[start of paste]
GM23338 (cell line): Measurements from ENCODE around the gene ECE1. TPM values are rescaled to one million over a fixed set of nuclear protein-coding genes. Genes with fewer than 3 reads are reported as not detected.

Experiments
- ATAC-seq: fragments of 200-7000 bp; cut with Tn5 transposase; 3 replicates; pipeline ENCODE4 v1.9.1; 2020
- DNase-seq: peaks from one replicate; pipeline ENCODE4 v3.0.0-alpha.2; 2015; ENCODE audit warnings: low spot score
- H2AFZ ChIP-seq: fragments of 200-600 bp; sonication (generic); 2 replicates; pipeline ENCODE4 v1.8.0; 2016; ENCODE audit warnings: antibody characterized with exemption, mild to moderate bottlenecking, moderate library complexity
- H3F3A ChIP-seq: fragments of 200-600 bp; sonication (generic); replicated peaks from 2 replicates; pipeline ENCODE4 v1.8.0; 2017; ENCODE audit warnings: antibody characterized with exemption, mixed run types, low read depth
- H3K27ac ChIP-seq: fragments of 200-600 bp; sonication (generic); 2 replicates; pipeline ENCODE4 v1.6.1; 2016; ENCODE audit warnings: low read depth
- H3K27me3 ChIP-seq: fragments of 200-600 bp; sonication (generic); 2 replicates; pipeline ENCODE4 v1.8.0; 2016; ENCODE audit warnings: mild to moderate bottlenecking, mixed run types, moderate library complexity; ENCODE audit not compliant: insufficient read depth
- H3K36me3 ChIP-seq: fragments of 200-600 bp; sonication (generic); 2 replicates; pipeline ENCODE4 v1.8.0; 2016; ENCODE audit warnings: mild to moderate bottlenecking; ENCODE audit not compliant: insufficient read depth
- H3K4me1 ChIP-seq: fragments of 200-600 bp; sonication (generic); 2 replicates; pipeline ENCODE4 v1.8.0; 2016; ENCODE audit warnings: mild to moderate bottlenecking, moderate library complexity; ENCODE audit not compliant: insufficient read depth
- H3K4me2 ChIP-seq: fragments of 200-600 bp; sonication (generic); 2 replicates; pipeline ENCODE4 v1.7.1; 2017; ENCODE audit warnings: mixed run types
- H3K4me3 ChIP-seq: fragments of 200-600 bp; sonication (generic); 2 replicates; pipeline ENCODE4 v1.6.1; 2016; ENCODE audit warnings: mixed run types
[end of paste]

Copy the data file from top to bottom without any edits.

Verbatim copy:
GM23338 (cell line): Measurements from ENCODE around the gene ECE1. TPM values are rescaled to one million over a fixed set of nuclear protein-coding genes. Genes with fewer than 3 reads are reported as not detected.

Experiments
- ATAC-seq: fragments of 200-7000 bp; cut with Tn5 transposase; 3 replicates; pipeline ENCODE4 v1.9.1; 2020
- DNase-seq: peaks from one replicate; pipeline ENCODE4 v3.0.0-alpha.2; 2015; ENCODE audit warnings: low spot score
- H2AFZ ChIP-seq: fragments of 200-600 bp; sonication (generic); 2 replicates; pipeline ENCODE4 v1.8.0; 2016; ENCODE audit warnings: antibody characterized with exemption, mild to moderate bottlenecking, moderate library complexity
- H3F3A ChIP-seq: fragments of 200-600 bp; sonication (generic); replicated peaks from 2 replicates; pipeline ENCODE4 v1.8.0; 2017; ENCODE audit warnings: antibody characterized with exemption, mixed run types, low read depth
- H3K27ac ChIP-seq: fragments of 200-600 bp; sonication (generic); 2 replicates; pipeline ENCODE4 v1.6.1; 2016; ENCODE audit warnings: low read depth
- H3K27me3 ChIP-seq: fragments of 200-600 bp; sonication (generic); 2 replicates; pipeline ENCODE4 v1.8.0; 2016; ENCODE audit warnings: mild to moderate bottlenecking, mixed run types, moderate library complexity; ENCODE audit not compliant: insufficient read depth
- H3K36me3 ChIP-seq: fragments of 200-600 bp; sonication (generic); 2 replicates; pipeline ENCODE4 v1.8.0; 2016; ENCODE audit warnings: mild to moderate bottlenecking; ENCODE audit not compliant: insufficient read depth
- H3K4me1 ChIP-seq: fragments of 200-600 bp; sonication (generic); 2 replicates; pipeline ENCODE4 v1.8.0; 2016; ENCODE audit warnings: mild to moderate bottlenecking, moderate library complexity; ENCODE audit not compliant: insufficient read depth
- H3K4me2 ChIP-seq: fragments of 200-600 bp; sonication (generic); 2 replicates; pipeline ENCODE4 v1.7.1; 2017; ENCODE audit warnings: mixed run types
- H3K4me3 ChIP-seq: fragments of 200-600 bp; sonication (generic); 2 replicates; pipeline ENCODE4 v1.6.1; 2016; ENCODE audit warnings: mixed run types